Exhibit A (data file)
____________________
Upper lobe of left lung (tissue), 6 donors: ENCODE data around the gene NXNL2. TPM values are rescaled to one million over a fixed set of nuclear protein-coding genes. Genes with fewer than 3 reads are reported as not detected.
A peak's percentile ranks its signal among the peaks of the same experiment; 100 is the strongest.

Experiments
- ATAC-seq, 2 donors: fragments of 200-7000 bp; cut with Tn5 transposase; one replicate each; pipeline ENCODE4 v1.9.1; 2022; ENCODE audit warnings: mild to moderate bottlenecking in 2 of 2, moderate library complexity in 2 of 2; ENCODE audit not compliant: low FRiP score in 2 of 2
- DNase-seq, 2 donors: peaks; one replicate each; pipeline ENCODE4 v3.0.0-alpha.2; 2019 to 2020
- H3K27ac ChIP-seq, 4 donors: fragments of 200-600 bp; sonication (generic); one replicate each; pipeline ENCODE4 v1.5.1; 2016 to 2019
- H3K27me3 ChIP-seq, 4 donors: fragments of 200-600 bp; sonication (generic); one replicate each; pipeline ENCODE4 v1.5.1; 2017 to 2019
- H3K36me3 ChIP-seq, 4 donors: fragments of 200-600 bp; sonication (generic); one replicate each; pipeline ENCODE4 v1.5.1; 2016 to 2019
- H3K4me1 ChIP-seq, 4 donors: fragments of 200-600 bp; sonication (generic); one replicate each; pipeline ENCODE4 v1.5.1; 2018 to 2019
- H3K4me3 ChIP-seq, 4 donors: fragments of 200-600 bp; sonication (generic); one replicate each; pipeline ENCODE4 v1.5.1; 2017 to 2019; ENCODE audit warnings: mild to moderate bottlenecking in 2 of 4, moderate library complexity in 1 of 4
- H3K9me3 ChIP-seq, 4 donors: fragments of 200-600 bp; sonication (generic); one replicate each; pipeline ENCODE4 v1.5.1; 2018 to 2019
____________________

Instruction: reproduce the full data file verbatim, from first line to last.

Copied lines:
Upper lobe of left lung (tissue), 6 donors: ENCODE data around the gene NXNL2. TPM values are rescaled to one million over a fixed set of nuclear protein-coding genes. Genes with fewer than 3 reads are reported as not detected.
A peak's percentile ranks its signal among the peaks of the same experiment; 100 is the strongest.

Experiments
- ATAC-seq, 2 donors: fragments of 200-7000 bp; cut with Tn5 transposase; one replicate each; pipeline ENCODE4 v1.9.1; 2022; ENCODE audit warnings: mild to moderate bottlenecking in 2 of 2, moderate library complexity in 2 of 2; ENCODE audit not compliant: low FRiP score in 2 of 2
- DNase-seq, 2 donors: peaks; one replicate each; pipeline ENCODE4 v3.0.0-alpha.2; 2019 to 2020
- H3K27ac ChIP-seq, 4 donors: fragments of 200-600 bp; sonication (generic); one replicate each; pipeline ENCODE4 v1.5.1; 2016 to 2019
- H3K27me3 ChIP-seq, 4 donors: fragments of 200-600 bp; sonication (generic); one replicate each; pipeline ENCODE4 v1.5.1; 2017 to 2019
- H3K36me3 ChIP-seq, 4 donors: fragments of 200-600 bp; sonication (generic); one replicate each; pipeline ENCODE4 v1.5.1; 2016 to 2019
- H3K4me1 ChIP-seq, 4 donors: fragments of 200-600 bp; sonication (generic); one replicate each; pipeline ENCODE4 v1.5.1; 2018 to 2019
- H3K4me3 ChIP-seq, 4 donors: fragments of 200-600 bp; sonication (generic); one replicate each; pipeline ENCODE4 v1.5.1; 2017 to 2019; ENCODE audit warnings: mild to moderate bottlenecking in 2 of 4, moderate library complexity in 1 of 4
- H3K9me3 ChIP-seq, 4 donors: fragments of 200-600 bp; sonication (generic); one replicate each; pipeline ENCODE4 v1.5.1; 2018 to 2019